I will open the discussion.
I ate expired soup today. Why was it expired? I have no idea -- apparently when you stuff your face with anything and everything for a two month period you skip over 100 calorie soup. Then it just sits in your pantry and goes bad. But I ate the soup, and I ate it with the looming date of November 29th 2009 heavy in my belly, and I started thinking about my life. I have so much food in my house that we literally NEVER run out. Even when we have "nothing to eat" there is PLENTY to eat. Plenty. This abundance of food makes me ponder the relevance of being on a diet, because to me, being on a diet is essentially waste. I eat smaller portions, true, but I also have to let rampant amounts of food go bad because I just didn't have the caloric allowance to eat that cantaloupe or eggplant or cheese pizza. And apparently, 100 calorie soup.
What is the point of dieting, anyway? I'm a small person. I look fairly decent clothed and not too scary naked. But to our current society "being on a diet" is like saying "I'm cool." Because it means you have self control and a life good enough that you can complain about eating TOO much. And in my mind dieting is synonymous with materialism. Even though you're doing the exact opposite (saying "no more" as opposed to gathering more and more objects) you are showing a certain lavishness, a certain type of fabulosity that only translates to being thin=more clothes=fashionable. It's a strange cycle that in a natural world could not exist but we live in a world with 9 year old twinkies and cheese from a can and diabolical corn breakdowns.
I'll tell you why I diet. Because I want to be thin and because I want to be healthy. Way healthier than is really necessary for my desk job, but nevertheless, I strive towards seeing a beautiful model-thin self in the mirror. This is not to say that I'm not happy with myself; I am. I'm truly thrilled with the way I turned out. I was a very insecure tween but somehow I blossomed and never looked back. I learned at a young age that mistakes were forgivable and that changes could be made and you could rise triumphant as whatever you wanted. I accept my flaws as challenges -- something to continuously strive to make better. And also, something to laugh about with my friends and commiserate with them. Flaws, after all, make us human and not divine. Who wants to be perfect? It's probably dreadfully boring. What do you DO each day if you can't work towards a better life and a better self? And it's fun to use your inner-eye and speculate on the future; the future can't be different or better if everything is already Utopian.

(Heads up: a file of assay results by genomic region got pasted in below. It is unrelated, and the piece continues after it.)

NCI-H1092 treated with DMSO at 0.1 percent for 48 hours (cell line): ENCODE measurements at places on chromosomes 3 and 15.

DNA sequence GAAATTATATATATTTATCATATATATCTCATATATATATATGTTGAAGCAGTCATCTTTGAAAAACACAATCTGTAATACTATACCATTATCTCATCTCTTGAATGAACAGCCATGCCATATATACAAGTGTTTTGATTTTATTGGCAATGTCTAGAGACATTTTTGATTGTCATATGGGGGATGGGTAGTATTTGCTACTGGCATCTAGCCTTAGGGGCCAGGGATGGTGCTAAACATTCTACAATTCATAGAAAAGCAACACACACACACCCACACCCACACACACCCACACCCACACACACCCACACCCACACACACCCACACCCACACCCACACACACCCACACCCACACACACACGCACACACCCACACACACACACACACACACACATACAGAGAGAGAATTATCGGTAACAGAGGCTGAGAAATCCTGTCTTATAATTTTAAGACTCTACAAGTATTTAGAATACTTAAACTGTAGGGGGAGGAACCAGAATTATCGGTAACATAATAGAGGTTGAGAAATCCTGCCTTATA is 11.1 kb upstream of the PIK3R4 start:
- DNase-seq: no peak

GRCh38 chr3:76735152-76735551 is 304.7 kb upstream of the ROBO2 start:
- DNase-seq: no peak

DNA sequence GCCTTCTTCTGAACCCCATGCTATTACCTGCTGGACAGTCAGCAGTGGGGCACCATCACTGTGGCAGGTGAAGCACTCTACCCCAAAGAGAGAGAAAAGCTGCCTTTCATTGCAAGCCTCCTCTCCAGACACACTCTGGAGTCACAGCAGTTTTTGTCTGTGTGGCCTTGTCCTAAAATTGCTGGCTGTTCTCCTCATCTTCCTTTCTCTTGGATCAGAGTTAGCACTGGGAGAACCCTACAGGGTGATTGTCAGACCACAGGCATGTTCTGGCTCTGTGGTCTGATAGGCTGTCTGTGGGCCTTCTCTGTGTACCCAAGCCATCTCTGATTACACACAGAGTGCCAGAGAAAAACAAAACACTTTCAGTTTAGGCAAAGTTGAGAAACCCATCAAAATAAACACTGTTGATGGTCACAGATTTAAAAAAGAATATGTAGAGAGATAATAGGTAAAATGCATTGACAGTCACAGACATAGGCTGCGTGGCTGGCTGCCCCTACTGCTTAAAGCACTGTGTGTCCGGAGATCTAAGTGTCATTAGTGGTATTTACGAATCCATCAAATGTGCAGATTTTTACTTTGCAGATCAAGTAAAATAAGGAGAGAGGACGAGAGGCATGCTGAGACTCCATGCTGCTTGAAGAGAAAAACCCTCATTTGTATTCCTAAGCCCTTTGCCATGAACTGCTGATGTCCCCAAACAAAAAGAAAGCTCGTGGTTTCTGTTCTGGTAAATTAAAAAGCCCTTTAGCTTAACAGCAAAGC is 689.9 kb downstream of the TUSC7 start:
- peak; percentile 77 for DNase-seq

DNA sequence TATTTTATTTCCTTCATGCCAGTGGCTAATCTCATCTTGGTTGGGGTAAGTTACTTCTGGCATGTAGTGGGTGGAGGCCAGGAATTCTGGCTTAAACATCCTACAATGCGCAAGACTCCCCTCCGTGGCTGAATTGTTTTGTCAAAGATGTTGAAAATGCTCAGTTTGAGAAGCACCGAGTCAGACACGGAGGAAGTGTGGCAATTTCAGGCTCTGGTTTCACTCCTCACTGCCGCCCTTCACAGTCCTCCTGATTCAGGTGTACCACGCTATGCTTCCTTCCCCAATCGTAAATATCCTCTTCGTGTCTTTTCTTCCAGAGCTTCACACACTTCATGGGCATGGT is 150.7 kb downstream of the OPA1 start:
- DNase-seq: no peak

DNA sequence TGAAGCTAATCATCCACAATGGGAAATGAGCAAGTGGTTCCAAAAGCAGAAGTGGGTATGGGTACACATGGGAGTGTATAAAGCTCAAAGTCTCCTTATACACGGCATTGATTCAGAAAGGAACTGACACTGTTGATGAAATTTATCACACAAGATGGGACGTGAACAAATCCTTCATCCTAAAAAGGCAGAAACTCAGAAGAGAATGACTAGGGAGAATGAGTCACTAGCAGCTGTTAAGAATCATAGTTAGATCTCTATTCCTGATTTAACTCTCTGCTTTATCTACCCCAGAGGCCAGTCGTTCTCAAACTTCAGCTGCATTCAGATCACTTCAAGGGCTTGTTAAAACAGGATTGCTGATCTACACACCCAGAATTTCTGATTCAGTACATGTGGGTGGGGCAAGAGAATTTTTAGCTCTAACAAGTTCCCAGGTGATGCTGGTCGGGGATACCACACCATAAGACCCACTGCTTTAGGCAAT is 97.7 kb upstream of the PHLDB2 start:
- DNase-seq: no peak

But when does the "fun" striving-for-change switch to "my life isn't good enough" and crushing waves of inadequacy? I'm not really sure. I'll be sure to let you all know when I get there. But I can see how it is easy to start thinking more about the getting and not about the here and now. Life, to me, is a two act play happening simultaneously. Act One is now, Act Two is the future. You can't enjoy the story, the journey, the plot, unless you watch Act One -- because otherwise you won't know what the fuck is going on. You won't know the characters, you won't understand their development, you won't, basically, like the show. And if the show is YOUR LIFE ... don't you want to like it? So in order to like it you've got to watch Act One.
My Act One consists of struggling with my weight and my puppy and my marriage and ballet and my career and my family and my mind and my writing and ... so many things. But. The point is -- I'm enjoying the NOW and looking forward to the future, the impossibly bright and hopeful future that will be everything it's supposed to be if I can just sit still through Act One. So I'm not going to become too bogged down by my inadequacies, and I'm not going to obsess too much about the sugar cookie I ate for breakfast yesterday, and I'm not going to worry about the job I don't have and the money I don't make, and I'm not going to stress about the people that don't like me.
Scarlett said it best: "I'll think about that tomorrow."
And today I'll think about all the good things in my life:
A family I love,
My husband and best friend rolled into one,
A puppy to cuddle,
Friends I can rely on,
And a full pantry.